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Scottsdale, Ariz., a great conference, vacation destination!
American Society for Cytotechnology    Share   Share on FacebookTwitterShare on LinkedinE-mail article
Start planning now ...
2013 ASCT Annual Scientific Conference
April 19–21 Hotel Valley Ho

Topics include: Advances in Telepathology, Challenging Cases During Immediate Assessment, Utility of UroVysion FISH Testing, Differential Diagnosis of Respiratory Adenocarcinoma and Squamous Carcinoma, Critical Cytology Personnel Issues, Diagnosing ASC-US and ASC-H, Quality Assurance Planning and Student Presentations.

The ASCT has secured a special hotel base rate of $169 for the nights of April 14–24, giving you a wonderful opportunity to extend your stay. has ranked the Hotel Valley Ho as the No. 5 hotel out of 78 hotels in Scottsdale!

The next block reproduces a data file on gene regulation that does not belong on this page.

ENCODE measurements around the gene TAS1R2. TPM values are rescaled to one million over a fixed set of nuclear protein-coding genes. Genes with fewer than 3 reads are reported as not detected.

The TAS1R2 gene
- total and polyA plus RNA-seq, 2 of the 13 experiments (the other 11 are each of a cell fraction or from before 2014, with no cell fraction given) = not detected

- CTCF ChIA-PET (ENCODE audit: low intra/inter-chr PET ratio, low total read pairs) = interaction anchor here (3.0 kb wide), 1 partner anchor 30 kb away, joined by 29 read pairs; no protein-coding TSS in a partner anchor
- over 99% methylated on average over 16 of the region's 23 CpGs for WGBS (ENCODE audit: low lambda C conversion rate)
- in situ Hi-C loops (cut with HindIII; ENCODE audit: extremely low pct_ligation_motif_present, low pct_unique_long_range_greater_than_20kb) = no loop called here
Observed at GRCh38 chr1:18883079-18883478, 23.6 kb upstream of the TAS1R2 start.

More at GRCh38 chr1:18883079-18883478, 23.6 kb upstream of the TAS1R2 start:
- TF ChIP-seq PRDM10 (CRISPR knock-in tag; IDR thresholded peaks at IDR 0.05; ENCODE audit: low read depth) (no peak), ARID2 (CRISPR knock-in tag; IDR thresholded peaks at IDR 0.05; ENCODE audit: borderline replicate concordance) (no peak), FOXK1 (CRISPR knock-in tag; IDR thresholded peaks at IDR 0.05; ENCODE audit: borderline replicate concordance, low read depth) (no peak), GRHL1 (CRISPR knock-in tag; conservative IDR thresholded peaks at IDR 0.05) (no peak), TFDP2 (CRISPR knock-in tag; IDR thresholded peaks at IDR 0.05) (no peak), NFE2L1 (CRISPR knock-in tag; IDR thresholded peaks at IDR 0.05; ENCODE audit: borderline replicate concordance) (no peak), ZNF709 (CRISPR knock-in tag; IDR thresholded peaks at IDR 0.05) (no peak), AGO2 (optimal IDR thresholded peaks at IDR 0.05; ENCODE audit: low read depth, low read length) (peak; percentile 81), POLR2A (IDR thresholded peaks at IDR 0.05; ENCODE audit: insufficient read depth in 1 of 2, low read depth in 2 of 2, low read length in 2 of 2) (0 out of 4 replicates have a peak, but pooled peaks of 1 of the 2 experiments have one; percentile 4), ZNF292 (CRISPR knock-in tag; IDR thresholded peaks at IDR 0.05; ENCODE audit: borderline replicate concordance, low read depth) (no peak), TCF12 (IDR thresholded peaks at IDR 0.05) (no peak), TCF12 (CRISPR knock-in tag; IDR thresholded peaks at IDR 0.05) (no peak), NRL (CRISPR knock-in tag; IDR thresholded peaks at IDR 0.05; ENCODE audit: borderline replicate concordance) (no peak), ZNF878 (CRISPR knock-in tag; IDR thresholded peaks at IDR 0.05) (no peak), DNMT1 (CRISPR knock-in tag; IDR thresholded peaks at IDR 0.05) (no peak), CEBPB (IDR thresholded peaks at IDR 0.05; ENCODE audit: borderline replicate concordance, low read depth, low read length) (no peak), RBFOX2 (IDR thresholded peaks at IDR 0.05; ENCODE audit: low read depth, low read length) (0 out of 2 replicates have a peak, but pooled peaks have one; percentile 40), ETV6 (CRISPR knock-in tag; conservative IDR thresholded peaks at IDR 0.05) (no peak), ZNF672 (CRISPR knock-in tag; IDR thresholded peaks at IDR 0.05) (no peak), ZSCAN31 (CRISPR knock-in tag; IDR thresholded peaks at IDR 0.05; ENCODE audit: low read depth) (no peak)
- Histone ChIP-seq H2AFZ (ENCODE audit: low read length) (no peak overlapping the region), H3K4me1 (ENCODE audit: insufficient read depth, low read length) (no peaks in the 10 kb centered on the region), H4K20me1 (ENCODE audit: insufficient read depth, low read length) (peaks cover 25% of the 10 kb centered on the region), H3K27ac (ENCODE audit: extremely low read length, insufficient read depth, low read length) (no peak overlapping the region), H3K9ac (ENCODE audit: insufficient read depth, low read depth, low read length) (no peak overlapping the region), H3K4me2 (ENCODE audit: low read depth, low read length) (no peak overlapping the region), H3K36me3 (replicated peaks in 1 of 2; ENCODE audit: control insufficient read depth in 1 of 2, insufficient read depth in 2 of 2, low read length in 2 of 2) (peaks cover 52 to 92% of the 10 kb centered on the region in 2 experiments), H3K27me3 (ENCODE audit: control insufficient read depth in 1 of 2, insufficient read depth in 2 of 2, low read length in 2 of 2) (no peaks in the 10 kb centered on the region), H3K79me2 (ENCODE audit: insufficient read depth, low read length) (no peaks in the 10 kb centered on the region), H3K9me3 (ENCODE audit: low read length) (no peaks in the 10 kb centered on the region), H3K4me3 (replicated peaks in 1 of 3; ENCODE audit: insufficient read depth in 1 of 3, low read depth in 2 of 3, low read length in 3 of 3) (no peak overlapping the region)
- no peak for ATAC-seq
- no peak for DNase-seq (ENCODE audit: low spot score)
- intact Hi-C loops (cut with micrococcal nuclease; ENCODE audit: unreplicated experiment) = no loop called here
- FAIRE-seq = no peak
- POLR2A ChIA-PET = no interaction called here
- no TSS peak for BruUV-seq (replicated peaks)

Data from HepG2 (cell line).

Event       Location     Dates Notes

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   2 p.m. EST Nov. 13
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The ASCT 2012-2013 membership year has started! Renew your membership Here.


Cervical cancer risk remains high after CIN treatment
The Medical News    Share    Share on FacebookTwitterShare on LinkedinE-mail article
Women who undergo treatment for screening-detected cervical intraepithelial neoplasia are more than four times more likely to develop cervical cancer than women with normal smear tests, research suggests. Twenty cervical cancers were detected among the 56,956 Dutch women who completed treatment for CIN grade 1 to 3 disease and had three clear follow-up smears compared with 1,613 cervical cancers among 25,020,657 women with healthy cervical cytology, reported Matejka Rebolj (Erasmus Medical Center, Rotterdam, the Netherlands) and co-authors. More